Shirley Anne

The Sunday Bake 2

Dough
Dough (Photo credit: Wikipedia)

Last week I wrote about baking ‘Sugar and Spice Rings’ on Sunday. This Sunday I did a little more baking but this time it was ‘Tea Scones’, a very basic recipe which I am sure most will know. I had taken an early morning walk before breakfast, just four miles as I hadn’t been out for a walk for about two weeks and didn’t want to overdo things. To be honest I was feeling quite tired by the time I had returned home. The day looked promising in the morning sunshine but it wasn’t that particularly warm because of the cold slight breeze. When I went into the kitchen for breakfast E was sitting there having just eaten hers. After eating mine I sat on the patio with a coffee then spent some time digging out a few bluebells. Returning indoors I decided to do a little baking whilst E went upstairs to change. By the time she had come downstairs again I had the scones baked.

Recipe Ingredients

1 lb self-raising flour
1/4 tsp baking powder (optional)
1/2 level tsp salt
4 oz butter or margarine
6 oz caster sugar
6 oz sultanas or currants (optional)
1/2 pint milk

Method

Place flour with salt in bowl and rub in the butter or margarine until the mixture is crumbly. Add sugar and fruit if used and mix. Add the milk (advise half of it at first) and thoroughly mix with ingredients until it becomes a firm but not sticky dough. Spread some flour onto a board or flat surface and place dough on it and knead for a couple of minutes then using a rolling-pin spread the dough till it is about 1/2 inch thick. Using a small circular pastry cutter, cut the dough and place each piece on a buttered metal tray. Brush each with milk and place in a hot oven (215 deg C) for ten to fifteen minutes.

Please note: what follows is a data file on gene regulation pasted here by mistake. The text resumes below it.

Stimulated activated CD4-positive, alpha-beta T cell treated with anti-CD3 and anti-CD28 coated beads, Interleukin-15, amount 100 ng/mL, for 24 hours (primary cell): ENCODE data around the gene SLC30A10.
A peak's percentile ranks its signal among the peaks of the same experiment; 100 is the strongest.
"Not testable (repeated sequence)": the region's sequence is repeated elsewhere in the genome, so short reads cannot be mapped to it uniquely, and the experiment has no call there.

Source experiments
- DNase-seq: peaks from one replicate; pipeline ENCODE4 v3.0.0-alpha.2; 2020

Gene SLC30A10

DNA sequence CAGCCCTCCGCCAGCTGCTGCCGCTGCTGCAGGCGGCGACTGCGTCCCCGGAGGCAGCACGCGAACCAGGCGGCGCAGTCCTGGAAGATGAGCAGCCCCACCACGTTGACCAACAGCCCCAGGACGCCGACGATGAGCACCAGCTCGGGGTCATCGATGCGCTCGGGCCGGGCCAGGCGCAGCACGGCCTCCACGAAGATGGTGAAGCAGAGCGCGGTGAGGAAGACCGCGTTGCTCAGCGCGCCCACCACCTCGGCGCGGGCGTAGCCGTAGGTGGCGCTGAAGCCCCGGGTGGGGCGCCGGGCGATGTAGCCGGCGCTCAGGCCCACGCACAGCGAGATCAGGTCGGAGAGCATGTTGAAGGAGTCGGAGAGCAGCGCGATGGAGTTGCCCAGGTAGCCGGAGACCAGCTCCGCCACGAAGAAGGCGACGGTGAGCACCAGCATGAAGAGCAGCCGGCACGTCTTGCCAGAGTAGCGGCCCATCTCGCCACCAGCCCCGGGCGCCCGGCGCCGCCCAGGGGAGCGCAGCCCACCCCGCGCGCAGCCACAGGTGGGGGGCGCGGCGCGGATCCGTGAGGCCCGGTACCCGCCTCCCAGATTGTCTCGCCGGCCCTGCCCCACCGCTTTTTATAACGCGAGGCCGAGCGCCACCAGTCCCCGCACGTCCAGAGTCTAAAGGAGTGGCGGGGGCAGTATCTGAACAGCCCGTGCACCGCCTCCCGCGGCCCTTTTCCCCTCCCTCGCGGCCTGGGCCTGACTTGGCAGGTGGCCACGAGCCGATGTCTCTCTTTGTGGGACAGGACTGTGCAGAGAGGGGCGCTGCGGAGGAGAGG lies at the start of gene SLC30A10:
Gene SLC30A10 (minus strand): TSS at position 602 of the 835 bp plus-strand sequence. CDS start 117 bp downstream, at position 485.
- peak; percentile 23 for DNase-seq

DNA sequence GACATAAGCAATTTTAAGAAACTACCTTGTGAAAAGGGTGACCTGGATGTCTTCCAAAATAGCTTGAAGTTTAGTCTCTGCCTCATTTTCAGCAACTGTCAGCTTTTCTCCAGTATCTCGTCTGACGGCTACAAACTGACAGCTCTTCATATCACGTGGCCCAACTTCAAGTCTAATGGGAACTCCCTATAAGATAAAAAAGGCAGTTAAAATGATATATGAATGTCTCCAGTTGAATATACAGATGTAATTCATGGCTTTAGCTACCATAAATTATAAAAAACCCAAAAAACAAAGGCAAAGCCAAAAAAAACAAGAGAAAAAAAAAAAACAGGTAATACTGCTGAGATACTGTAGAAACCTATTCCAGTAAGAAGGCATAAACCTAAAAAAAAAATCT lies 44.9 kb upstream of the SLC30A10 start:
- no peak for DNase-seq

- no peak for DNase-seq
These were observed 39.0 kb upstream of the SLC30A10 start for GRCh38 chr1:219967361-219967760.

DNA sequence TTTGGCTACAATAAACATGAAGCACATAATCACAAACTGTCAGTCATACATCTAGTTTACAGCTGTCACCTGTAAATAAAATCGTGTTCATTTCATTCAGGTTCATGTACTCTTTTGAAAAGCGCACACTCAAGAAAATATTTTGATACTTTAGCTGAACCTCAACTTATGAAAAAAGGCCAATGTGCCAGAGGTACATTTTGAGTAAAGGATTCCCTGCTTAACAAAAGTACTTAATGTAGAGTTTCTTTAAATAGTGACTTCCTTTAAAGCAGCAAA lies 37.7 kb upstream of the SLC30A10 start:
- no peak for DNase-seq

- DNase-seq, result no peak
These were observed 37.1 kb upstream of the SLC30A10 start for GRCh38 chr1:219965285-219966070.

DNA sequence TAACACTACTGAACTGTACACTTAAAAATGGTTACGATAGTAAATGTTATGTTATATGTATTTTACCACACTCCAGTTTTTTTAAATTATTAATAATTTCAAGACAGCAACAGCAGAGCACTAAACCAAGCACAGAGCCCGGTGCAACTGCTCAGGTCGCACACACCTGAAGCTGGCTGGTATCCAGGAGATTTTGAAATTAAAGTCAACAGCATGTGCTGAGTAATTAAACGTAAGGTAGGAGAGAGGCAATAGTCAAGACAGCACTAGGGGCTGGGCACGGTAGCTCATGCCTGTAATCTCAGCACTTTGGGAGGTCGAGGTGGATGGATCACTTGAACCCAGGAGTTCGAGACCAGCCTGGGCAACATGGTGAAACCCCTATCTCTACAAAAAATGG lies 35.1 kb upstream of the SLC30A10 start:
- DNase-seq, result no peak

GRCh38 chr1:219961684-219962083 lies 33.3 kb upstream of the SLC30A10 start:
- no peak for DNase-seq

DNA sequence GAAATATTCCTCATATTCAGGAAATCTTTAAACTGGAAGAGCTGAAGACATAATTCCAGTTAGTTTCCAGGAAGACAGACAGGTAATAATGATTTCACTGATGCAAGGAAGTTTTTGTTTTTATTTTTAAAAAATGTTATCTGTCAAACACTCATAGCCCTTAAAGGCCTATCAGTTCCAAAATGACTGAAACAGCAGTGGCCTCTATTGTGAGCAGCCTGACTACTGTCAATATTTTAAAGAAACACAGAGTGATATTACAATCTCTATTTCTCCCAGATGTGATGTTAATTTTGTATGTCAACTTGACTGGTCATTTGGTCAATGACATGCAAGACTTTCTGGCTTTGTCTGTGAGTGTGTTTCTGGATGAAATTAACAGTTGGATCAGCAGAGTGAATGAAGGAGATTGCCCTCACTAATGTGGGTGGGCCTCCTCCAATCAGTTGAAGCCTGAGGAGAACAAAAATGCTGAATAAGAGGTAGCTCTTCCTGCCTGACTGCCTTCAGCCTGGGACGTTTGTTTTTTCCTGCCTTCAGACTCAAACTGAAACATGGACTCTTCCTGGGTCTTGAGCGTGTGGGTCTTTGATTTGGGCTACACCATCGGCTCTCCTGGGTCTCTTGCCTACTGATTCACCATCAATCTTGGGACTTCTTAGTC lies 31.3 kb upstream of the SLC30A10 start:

Easy and tasty. The mixture will make about sixteen scones.

I did very little else on Sunday as on Monday I would be busy working again.

Shirley Anne

Hard enough as it is

I actually got to stay in bed a little longer than I had been able to for the last few days. Oh it wasn’t that I couldn’t have a lie-in, it had been my intention to arise early so that I could do the work I wanted to do. Even so I was up eating breakfast at eight before continuing the work in the cellar on Saturday (9th). E joined with me after an hour and she began filling in holes where necessary in preparation for the painting she wanted to do. Unfortunately she didn’t get around to the painting as she had that work and other work to do. Meanwhile I had been painting the ceiling, walls and pipes. The ceiling in that part of the room would require two and perhaps three coats of paint for it was black and dirty-looking having not seen a lick of paint for years. It would take me hours to decorate over a couple of days.

The area at top left was actually cleaner-looking than the rest shown in the picture above which had just received its first coat of paint. Anyway  I plodded on and completed the walls in the same area…..

When E had left the room I began clearing out the area under the window and continued doing that after lunch. Some items were thrown out but much of them I moved to the greenhouses where they were supposed to be and tidying up the large greenhouse in the process. I returned indoors and fitted a piece of wood over the top of the window frame to allow E to paint the frame later.There are cables clipped along the wall at the top above the window and the wood was placed there to separate them from the frame which would be painted a different colour. You probably cannot see the piece of wood in the picture above because the gas pipe supplying the boiler runs just beneath it. You will however be able to see that the area beneath the window is now clear of the junk which had been stored there together with the garden furniture. Whilst in the room I discovered two more jobs (aside from the cupboard) which I plan to do during the weeks ahead, well when the painting is finished. I will show them in forthcoming posts.

Shirley Anne